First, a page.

Pregnancy and giving birth cause LOADS of changes to your body and are major physical stressors. Also, caring for a new baby means you are most likely sleep deprived, time deprived, and finding it difficult to adjust to your new body. Now is not the time to go on a crash diet or get back into intense exercise. Neither is it a time to eat junk food and stop moving.
Here are what I consider to be ‘essential’ aspects of getting back into exercise and more importantly, using exercise to heal and recover.
Before returning to structured exercise, ensure you get a thorough post natal check. The standard 6-week check at your ob-gyn will check things such as blood pressure, stitches, your uterus, cervix and ovaries and your general health. Ideally, you should also get yourself checked by a women’s health physio who will assess your pelvic floor and core, including a diastasis assessment.
Your Priority should be your Pelvic Floor and Core
Pregnancy and childbirth puts a huge strain on your pelvic floor, so your first priority when returning to exercise should be to restore your core and pelvic floor. This is an essential step that unfortunately many women skip, in an attempt to ‘get back to their pre-baby body’ as soon as possible. A strong and fully functional core and pelvic floor forms the foundation for your recovery and strength. It can improve (or prevent) issues such as leaking pee when you jump/run, incontinence, prolapse, lower back pain, diastasis, and more.
No need for any fancy workouts, exercises or equipment – just remember to keep things functional and simple – in our everyday lives we squat, lunge, pull, push, rotate, and bend to extend. Your exercises should reflect and mimic this. This doesn’t have to be boring – there are endless variations of exercises that use these everyday movement patterns. Also, once you have gained strength and function, choose compound full-body exercises (those that use multiple muscles and body parts rather than isolating one muscle). These exercises will build strength, burn more calories, and also have a slight cardio effect.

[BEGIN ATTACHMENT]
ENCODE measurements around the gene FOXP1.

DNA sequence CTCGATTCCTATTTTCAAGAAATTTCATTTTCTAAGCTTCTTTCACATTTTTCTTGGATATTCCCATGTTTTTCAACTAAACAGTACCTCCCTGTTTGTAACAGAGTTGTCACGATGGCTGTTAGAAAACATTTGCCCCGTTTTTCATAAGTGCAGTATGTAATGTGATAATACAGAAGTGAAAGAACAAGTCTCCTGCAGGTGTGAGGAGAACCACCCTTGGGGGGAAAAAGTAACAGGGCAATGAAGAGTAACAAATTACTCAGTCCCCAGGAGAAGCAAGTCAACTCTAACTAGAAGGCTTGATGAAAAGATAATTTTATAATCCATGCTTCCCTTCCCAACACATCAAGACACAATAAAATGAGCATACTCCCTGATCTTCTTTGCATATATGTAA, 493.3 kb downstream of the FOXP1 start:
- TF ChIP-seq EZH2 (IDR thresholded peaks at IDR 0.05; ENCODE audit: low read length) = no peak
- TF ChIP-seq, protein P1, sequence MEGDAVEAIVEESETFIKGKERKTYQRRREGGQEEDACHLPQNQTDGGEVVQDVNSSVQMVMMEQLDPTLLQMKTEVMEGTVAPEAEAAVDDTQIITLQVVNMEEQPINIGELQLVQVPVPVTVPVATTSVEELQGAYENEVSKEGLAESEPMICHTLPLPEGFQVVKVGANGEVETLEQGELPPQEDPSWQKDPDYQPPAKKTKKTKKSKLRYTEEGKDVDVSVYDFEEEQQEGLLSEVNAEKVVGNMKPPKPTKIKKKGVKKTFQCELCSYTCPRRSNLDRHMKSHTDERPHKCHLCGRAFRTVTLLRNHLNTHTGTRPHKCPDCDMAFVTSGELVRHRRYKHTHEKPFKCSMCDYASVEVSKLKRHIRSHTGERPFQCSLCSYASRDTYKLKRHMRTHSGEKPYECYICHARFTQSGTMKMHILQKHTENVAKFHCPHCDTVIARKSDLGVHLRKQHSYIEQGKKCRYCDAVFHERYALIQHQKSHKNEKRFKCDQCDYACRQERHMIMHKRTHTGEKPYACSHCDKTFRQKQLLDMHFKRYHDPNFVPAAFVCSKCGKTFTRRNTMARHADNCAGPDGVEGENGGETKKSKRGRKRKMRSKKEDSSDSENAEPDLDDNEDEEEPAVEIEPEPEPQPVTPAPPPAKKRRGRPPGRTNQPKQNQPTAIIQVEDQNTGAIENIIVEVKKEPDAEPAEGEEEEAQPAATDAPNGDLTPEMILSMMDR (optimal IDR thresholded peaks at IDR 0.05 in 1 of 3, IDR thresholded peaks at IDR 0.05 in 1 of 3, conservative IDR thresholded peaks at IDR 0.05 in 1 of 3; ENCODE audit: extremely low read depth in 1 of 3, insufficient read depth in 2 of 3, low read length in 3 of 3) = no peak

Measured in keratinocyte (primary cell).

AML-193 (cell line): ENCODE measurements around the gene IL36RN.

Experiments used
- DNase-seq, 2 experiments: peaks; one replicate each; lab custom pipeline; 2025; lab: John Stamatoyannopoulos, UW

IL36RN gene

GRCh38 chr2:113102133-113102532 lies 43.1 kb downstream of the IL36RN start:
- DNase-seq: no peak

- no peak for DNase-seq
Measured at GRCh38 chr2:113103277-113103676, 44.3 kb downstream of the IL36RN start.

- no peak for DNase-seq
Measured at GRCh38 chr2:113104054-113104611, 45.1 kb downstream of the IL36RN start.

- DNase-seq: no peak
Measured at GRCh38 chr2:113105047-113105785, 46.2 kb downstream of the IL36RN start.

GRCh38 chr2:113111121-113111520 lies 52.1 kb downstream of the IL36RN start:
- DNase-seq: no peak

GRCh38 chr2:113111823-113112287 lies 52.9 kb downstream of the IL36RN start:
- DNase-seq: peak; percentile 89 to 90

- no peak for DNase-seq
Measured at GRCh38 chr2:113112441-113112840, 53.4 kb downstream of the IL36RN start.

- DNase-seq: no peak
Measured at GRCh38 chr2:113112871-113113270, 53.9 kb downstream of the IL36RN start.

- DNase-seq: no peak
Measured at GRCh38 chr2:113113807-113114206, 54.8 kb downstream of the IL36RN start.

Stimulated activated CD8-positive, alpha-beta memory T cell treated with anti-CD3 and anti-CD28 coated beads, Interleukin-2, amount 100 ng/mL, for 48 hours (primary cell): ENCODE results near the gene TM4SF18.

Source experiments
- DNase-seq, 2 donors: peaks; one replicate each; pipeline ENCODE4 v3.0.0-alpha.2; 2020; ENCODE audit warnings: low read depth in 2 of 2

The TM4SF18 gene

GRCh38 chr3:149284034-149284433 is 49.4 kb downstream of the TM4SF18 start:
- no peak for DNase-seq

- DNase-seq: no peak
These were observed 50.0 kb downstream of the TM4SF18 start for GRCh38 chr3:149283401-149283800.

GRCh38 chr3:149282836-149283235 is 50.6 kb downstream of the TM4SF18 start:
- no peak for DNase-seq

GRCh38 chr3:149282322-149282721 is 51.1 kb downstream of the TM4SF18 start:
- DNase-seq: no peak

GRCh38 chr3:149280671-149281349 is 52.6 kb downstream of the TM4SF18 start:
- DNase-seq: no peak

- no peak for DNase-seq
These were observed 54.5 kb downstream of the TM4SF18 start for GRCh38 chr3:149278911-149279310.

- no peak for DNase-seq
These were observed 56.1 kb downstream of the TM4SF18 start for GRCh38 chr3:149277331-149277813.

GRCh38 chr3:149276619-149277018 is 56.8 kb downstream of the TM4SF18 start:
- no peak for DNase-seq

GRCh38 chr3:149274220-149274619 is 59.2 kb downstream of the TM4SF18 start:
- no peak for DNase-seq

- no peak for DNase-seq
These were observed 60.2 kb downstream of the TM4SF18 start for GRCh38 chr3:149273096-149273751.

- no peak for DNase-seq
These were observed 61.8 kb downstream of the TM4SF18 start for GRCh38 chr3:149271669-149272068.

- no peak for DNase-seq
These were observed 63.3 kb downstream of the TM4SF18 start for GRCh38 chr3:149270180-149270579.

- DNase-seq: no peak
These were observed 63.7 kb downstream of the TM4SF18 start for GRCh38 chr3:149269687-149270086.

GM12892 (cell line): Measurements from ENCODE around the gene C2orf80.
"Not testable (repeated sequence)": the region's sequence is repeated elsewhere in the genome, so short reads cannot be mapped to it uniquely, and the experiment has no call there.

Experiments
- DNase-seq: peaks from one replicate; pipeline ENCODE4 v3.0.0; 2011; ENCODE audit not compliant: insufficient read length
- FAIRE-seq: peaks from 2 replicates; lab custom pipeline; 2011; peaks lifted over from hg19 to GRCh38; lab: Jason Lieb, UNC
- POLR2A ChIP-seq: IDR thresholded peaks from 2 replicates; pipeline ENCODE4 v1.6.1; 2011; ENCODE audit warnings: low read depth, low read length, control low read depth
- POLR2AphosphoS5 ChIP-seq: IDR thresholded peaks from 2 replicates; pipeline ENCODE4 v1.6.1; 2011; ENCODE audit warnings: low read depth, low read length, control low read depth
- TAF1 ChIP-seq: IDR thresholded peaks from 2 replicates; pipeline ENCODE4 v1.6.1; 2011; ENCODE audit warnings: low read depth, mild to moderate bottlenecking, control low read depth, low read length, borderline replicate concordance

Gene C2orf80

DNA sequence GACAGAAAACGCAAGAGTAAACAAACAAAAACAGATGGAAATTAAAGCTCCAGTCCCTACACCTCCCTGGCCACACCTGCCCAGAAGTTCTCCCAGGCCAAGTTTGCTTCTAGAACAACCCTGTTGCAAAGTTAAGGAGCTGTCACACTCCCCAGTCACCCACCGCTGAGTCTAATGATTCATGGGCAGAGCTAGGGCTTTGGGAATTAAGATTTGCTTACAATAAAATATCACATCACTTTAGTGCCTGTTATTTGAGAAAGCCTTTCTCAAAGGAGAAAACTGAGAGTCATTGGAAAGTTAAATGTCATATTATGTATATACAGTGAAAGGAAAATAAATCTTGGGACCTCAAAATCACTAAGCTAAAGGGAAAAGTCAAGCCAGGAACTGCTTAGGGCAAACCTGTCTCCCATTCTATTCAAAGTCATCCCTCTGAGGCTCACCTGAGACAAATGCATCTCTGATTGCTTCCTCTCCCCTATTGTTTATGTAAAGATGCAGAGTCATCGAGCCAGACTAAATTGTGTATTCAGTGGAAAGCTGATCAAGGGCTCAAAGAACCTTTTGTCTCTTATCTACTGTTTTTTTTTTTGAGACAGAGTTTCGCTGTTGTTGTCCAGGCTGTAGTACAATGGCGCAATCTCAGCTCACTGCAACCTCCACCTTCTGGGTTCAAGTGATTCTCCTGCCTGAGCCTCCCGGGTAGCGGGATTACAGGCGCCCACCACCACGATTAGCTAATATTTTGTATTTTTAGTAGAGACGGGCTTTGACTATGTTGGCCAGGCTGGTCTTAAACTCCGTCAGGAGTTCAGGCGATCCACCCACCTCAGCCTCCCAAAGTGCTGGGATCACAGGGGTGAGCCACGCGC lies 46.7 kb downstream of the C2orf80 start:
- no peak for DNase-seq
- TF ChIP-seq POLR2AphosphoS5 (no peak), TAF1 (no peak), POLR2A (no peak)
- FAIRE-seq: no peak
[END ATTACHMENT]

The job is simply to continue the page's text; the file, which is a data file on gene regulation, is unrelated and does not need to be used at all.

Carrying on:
Alignment and Posture
In any kind of exercise you do, awareness of your alignment and posture is also something that is often overlooked. If your body is out of alignment when exercising, you can cause injury, maintain a diastasis, put undue pressure on your core and joints, and you also don’t get the most out of the exercise.
Be Mindful and Aware
Remember – you’ve had a baby. Your body has done something amazing. Respect it and embrace it. Don’t push more than your body wants you to. Be mindful of every movement you do. Be aware of how your body is responding – do you have any new pain? Is your energy improved or worse after workouts? Do you leak a little when you run or jump? Let your body guide you.
Metabolic Training & Strength Training
Once fully restored and recovered and you’re ready to move onto more intense exercise, choose strength training and HIIT. This gives you more bang for your buck – you get quicker results in less time. These workouts should be short, intense, and sweaty. They will help you build muscle, burn calories, and raise your metabolism. I REPEAT: only do this once your core and pelvic floor are fully restored.
Movement to Feel Better: Restorative Movement & Walking
Stretches, mobilisations and releases are an essential part of getting your body returning to optimal function. Release tight muscles, mobilise your joints, and take time to rest. Try to increase your total daily steps, and go on leisure walks outside. These will nourish you, make your body feel physically better, and also improve your mood and lessen anxiety. Don’t underestimate the power of self-care and being gentle to your body.
As always, I’m happy to answer any questions you may have – get in touch.